Mt. Vernon Register-News

May 1, 2013

Benefits of exercise go beyond weight loss

By Mark Huffman
ConsumerAffairs.com

— Exercise is good for you, but have you ever stopped to ask yourself why? The answers are varied and may not be as obvious as you might think.

Most people exercise – and spend billions of dollars doing so – to lose or control weight. While regular exercise will help with weight control, it's really only a small part of that equation. It takes a lot of exercise to burn calories. Good nutrition and controlling calorie intake plays a bigger role in weight control.

The best reason to get exercise is to improve overall health, and here there are many benefits. According to the Mayo Clinic, regular exercise can ward off heart disease, prevent high blood pressure and boost the level of “good” cholesterol relative to “bad” cholesterol.

Doctors say a lifestyle that includes regular exercise can also reduce the chances of stroke, metabolic syndrome, type 2 diabetes, and even arthritis. There's also evidence it can reduce some cancer risks.

Reduced cancer risk

Researchers in the Netherlands last week reported results of tests using laboratory mice that showed regular exercise to be effective at reducing liver cancer.

"We know that modern, unhealthy lifestyles predispose people to non-alcoholic fatty liver disease which may lead to liver cancer; however it's been previously unknown whether regular exercise reduces the risk of developing HCC (liver cancer),” said Prof. Jean-Francois Dufour of EASL, a European scientific society. “This research is significant because it opens the door for further studies to prove that regular exercise can reduce the chance of people developing HCC."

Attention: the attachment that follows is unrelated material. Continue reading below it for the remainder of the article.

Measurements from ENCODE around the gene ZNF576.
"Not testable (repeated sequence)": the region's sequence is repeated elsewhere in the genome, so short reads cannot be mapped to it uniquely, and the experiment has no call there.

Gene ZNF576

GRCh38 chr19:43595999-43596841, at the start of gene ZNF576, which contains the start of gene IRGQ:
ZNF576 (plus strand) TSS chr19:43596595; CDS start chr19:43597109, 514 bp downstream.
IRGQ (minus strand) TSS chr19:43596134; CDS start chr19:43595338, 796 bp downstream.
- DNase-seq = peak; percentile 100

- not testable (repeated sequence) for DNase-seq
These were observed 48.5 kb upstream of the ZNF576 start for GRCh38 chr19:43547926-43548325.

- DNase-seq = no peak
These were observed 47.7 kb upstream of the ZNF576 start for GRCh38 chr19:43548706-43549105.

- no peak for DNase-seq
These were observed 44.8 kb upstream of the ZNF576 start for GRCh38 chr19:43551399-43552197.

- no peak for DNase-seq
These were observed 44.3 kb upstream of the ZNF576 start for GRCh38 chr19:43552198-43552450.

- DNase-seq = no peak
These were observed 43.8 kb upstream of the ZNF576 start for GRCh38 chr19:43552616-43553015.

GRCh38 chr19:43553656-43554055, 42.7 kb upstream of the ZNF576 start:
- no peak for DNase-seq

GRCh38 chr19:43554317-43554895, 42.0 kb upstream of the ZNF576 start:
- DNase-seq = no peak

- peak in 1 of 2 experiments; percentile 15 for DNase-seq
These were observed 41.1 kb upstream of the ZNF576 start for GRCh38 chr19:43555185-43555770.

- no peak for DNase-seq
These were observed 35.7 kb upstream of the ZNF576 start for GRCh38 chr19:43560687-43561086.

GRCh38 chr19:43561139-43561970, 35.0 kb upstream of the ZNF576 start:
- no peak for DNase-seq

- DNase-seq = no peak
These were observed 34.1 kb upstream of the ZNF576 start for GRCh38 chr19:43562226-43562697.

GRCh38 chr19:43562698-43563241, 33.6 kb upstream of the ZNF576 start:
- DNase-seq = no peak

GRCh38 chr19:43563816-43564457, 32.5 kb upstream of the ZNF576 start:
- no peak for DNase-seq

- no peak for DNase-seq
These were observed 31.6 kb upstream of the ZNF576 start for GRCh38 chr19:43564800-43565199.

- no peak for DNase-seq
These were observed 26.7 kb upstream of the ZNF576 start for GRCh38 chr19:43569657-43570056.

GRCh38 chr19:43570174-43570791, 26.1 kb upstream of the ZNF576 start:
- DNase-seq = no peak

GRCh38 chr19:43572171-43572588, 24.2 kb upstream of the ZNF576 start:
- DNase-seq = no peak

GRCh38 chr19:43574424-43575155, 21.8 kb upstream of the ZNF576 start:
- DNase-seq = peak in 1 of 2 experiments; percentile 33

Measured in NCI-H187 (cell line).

For some time, doctors have prescribed regular exercise for people at risk for developing cancer. But controlling weight and preventing serious disease aren't the only benefits of exercise.

Regular exercise can improve your mood and relieve stress. Physical activity stimulates chemicals in your brain that make you relaxed and happier. And because it also helps you control your weight, you may have more self-confidence.

Even though exercise causes you to burn energy, you seem to end up with more energy when it's done. Regular exercise builds muscle strength and endurance and causes your cardiovascular system to work more efficiently.

Have trouble sleeping at night? Doctors say you may have less trouble if you get some regular exercise. Exercise causes you to fall asleep faster and and sleep more soundly. It can even perk up your sex life.

Economic benefits

Aside from all these health and lifestyle benefits there is also a financial benefit. Consider that consumers spend billions on pills to enhance their sex lives, sleep better, boost their energy and lower blood pressure and cholesterol. A healthy lifestyle, then, has the added benefit of saving money.

But what about the expense of a gym membership? Doesn't it cost money to get exercise? It can, but it doesn't have to. For the cost of a pair of sneakers you can go jogging. If your knees aren't quite up to that, then you can walk.

"Walking is the most accessible form of physical activity available to people," said Michigan State University researcher Mathew Reeves.

Reeves led a team of researchers in a recent study that found people who walk their dogs were 34 percent more likely to be considered “physically active,” when measured using current federal benchmarks.

"What we wanted to know was if dog owners who walked their dogs were getting more physical activity or if the dog-walking was simply a substitute for other forms of activity," he said.

According to the data, dog walkers do indeed appear to be more active. Reeves says the results show that promoting dog ownership and dog walking could help many Americans -- of which fewer than half meet recommended levels of leisure-time physical activity -- become healthier.

Decades ago Americans got more exercise because daily life demanded it. Today, most people engage in a sedentary lifestyle that is expanding waistlines and degrading health. Recent research suggests sitting for long periods should now be considered risky health behavior.

Story provided by ConsumerAffairs.